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The Cleveland Plain Dealer

With More People Coming, U.S. Needs A Plan

Elizabeth Sullivan

No immigration compromise can ever be fair for everyone. That's why Congress is about to take the big duck, again. That's why the system will continue to be driven by lawlessness, exploitation and fear.

And that's why this nation will fail to retool its immigration laws for a 21st-century economy that demands higher skill sets to compete for the jobs and inventions of the future.

As corrosive to this nation's character as is the current lawless status quo that's put an estimated 12 million people in the shadows earning sub-par wages, it's even worse that we can't muster the wisdom and political courage to do something about it.

It's not that the latest compromise hammered out in private between select lawmakers and the White House holds all the answers. Its flaws are numerous; its loopholes, likewise.

Yet even critics admit something must be done — that neither "amnesty" nor "return to sender" are full answers.

Despite new attention to border enforcement, as many as half a million more people may slip through every year. Once in, they join the fast-growing underground of sub-rosa workers who propel equally lawless trends in document forgery and identity theft.

Yet the irony is that these "illegals" aren't unwelcome. They are very much wanted — by some.

U.S. employers can't hire these undocumented workers fast enough — delighted to find tomato pickers and sheepherders and ditch diggers eager to work for less than the prevailing wage. In fact, it's exactly this illegal status that depresses wages from New Mexico's construction industry to nursery businesses in Lake County, Ohio.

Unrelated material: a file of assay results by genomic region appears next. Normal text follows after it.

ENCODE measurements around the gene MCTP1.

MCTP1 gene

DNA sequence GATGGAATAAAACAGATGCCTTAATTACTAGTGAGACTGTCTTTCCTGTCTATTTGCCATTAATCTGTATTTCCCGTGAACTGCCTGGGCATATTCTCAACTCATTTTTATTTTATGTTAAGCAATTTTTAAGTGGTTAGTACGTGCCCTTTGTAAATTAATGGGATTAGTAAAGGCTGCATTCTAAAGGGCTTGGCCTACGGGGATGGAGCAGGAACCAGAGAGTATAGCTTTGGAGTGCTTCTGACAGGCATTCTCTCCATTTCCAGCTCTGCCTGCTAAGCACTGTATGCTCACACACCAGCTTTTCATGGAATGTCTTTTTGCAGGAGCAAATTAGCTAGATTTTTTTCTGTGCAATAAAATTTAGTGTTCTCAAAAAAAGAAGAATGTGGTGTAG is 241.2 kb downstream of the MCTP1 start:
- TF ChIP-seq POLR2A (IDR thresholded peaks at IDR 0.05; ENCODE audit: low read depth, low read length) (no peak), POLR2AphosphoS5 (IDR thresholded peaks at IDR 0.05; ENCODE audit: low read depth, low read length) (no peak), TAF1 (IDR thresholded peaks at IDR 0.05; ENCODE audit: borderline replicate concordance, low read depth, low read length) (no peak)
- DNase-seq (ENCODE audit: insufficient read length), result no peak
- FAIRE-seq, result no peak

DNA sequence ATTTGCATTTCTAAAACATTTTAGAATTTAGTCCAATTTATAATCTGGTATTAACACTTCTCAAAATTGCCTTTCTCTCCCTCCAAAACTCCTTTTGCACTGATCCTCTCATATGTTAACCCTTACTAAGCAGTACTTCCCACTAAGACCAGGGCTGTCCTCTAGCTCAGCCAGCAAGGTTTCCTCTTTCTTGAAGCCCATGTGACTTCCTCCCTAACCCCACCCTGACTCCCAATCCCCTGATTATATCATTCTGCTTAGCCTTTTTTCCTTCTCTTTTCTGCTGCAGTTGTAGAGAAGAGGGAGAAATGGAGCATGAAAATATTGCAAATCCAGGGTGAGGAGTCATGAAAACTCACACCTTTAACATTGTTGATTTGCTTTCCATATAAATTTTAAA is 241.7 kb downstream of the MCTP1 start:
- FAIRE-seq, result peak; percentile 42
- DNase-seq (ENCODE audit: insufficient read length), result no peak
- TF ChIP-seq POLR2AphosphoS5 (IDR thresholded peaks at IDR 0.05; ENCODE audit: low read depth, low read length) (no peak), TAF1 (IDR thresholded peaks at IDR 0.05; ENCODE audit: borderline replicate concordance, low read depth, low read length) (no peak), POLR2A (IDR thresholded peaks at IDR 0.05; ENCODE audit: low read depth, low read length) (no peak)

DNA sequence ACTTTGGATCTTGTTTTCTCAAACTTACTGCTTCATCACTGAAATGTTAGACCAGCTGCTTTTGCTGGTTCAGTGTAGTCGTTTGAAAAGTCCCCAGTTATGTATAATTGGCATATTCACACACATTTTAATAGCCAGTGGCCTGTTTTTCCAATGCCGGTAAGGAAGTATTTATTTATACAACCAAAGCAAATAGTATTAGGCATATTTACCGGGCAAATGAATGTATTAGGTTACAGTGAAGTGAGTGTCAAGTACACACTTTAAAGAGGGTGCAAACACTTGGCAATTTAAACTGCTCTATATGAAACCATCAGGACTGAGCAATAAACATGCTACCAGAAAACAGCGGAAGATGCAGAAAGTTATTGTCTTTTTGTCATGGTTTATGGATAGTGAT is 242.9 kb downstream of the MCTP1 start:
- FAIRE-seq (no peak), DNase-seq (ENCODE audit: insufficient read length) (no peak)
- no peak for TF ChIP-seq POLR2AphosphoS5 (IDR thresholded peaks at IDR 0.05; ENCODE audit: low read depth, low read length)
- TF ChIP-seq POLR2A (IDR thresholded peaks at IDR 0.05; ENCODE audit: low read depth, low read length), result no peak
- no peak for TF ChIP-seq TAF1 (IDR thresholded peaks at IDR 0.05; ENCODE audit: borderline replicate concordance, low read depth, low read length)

So the immigration debate is wrongly framed. It's not just about the 12 million here illegally. It's about the 12 million who will probably get in, in the future.

No matter how many miles of fencing or how many old cars we mound next to Mexico, as long as the jobs are here, they will come.

Under the current system, enforcement penalties against employers rarely are levied because identity documents are so easily forged, or ignored.

In this regard, some ideas in the current proposal, on fingerprinting and other biometric measures and "secure" electronic identity cards, offer real promise at turning enforcement around. So do its careful mechanisms for transforming today's illegals into tomorrow's legals — involving fines, fees, long waits for possible citizenship and requirements to keep renewing paperwork and to study English.

This is not amnesty. It is logic.

Sweeping the desirable small fry off the table will help end the waste of today's enforcement lottery that tends to go after what my colleague Phillip Morris calls the "low-hanging fruit" of the easy grabs instead of the roughest customers who know how to disappear.

The priority should be on the real threats, the ones plotting harm to this nation. That becomes harder with every enforcement sweep that handcuffs a 16-year-old and pushes the bulk of otherwise law-abiding "illegals" further underground, where they'll hesitate to turn in the truly malevolent ones.

At the same time, border security remains the perverse step-cousin to national security, not a critical component. The nation may be trying to hire more border agents, but Iraq contractor DynCorp International is using taxpayer money to offer twice the pay of current agents so they'll quit and work in Iraq, the Washington Times reports.

Framing the debate around "legal" versus "illegal," meanwhile, clouds the real contributions that immigrants make. In a few places where immigrants land, such as Painesville, Ohio, some even roll out the welcome mat — because they see the worth of productive workers with family values.

Immigrants still offer what they always have to this nation — an economic boost to struggling communities, the vibrancy of new blood, the drive to succeed and the motivation to look after not just family members and friends, but the larger communities in which they dwell.

Copyright 2007 The Cleveland Plain Dealer

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